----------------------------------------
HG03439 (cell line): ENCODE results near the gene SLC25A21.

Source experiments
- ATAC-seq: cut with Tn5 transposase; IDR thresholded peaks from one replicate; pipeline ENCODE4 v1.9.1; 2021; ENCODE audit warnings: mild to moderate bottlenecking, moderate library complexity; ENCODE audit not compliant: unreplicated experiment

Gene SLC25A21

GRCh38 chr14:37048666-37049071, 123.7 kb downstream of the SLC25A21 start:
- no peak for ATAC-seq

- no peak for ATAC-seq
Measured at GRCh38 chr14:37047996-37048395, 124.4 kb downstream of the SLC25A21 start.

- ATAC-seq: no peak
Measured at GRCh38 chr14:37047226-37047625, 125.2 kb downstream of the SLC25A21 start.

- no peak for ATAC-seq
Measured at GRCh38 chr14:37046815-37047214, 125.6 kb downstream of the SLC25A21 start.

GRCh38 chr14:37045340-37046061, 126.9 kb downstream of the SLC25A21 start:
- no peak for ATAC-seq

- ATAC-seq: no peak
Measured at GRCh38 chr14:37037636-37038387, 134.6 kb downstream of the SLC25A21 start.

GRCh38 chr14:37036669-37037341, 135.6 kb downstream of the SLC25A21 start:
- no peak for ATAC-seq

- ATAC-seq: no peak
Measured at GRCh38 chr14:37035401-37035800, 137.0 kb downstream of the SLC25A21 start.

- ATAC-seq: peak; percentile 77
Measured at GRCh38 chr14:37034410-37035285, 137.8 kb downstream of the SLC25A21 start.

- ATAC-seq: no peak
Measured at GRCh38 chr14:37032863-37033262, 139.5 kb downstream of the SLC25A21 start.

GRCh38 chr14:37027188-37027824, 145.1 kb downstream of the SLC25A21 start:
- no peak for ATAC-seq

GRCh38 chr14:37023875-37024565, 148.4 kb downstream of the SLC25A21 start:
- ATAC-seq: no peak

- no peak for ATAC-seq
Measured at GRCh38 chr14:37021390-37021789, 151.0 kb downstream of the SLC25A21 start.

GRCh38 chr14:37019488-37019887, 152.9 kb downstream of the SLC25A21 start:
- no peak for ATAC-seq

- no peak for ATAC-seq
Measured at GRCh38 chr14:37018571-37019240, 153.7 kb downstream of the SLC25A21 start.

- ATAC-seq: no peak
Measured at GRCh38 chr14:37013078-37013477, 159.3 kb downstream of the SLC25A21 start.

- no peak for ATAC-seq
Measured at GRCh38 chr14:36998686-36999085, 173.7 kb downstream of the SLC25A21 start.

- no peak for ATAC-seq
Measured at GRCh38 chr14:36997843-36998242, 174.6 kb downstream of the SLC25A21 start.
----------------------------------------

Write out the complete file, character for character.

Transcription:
HG03439 (cell line): ENCODE results near the gene SLC25A21.

Source experiments
- ATAC-seq: cut with Tn5 transposase; IDR thresholded peaks from one replicate; pipeline ENCODE4 v1.9.1; 2021; ENCODE audit warnings: mild to moderate bottlenecking, moderate library complexity; ENCODE audit not compliant: unreplicated experiment

Gene SLC25A21

GRCh38 chr14:37048666-37049071, 123.7 kb downstream of the SLC25A21 start:
- no peak for ATAC-seq

- no peak for ATAC-seq
Measured at GRCh38 chr14:37047996-37048395, 124.4 kb downstream of the SLC25A21 start.

- ATAC-seq: no peak
Measured at GRCh38 chr14:37047226-37047625, 125.2 kb downstream of the SLC25A21 start.

- no peak for ATAC-seq
Measured at GRCh38 chr14:37046815-37047214, 125.6 kb downstream of the SLC25A21 start.

GRCh38 chr14:37045340-37046061, 126.9 kb downstream of the SLC25A21 start:
- no peak for ATAC-seq

- ATAC-seq: no peak
Measured at GRCh38 chr14:37037636-37038387, 134.6 kb downstream of the SLC25A21 start.

GRCh38 chr14:37036669-37037341, 135.6 kb downstream of the SLC25A21 start:
- no peak for ATAC-seq

- ATAC-seq: no peak
Measured at GRCh38 chr14:37035401-37035800, 137.0 kb downstream of the SLC25A21 start.

- ATAC-seq: peak; percentile 77
Measured at GRCh38 chr14:37034410-37035285, 137.8 kb downstream of the SLC25A21 start.

- ATAC-seq: no peak
Measured at GRCh38 chr14:37032863-37033262, 139.5 kb downstream of the SLC25A21 start.

GRCh38 chr14:37027188-37027824, 145.1 kb downstream of the SLC25A21 start:
- no peak for ATAC-seq

GRCh38 chr14:37023875-37024565, 148.4 kb downstream of the SLC25A21 start:
- ATAC-seq: no peak

- no peak for ATAC-seq
Measured at GRCh38 chr14:37021390-37021789, 151.0 kb downstream of the SLC25A21 start.

GRCh38 chr14:37019488-37019887, 152.9 kb downstream of the SLC25A21 start:
- no peak for ATAC-seq

- no peak for ATAC-seq
Measured at GRCh38 chr14:37018571-37019240, 153.7 kb downstream of the SLC25A21 start.

- ATAC-seq: no peak
Measured at GRCh38 chr14:37013078-37013477, 159.3 kb downstream of the SLC25A21 start.

- no peak for ATAC-seq
Measured at GRCh38 chr14:36998686-36999085, 173.7 kb downstream of the SLC25A21 start.

- no peak for ATAC-seq
Measured at GRCh38 chr14:36997843-36998242, 174.6 kb downstream of the SLC25A21 start.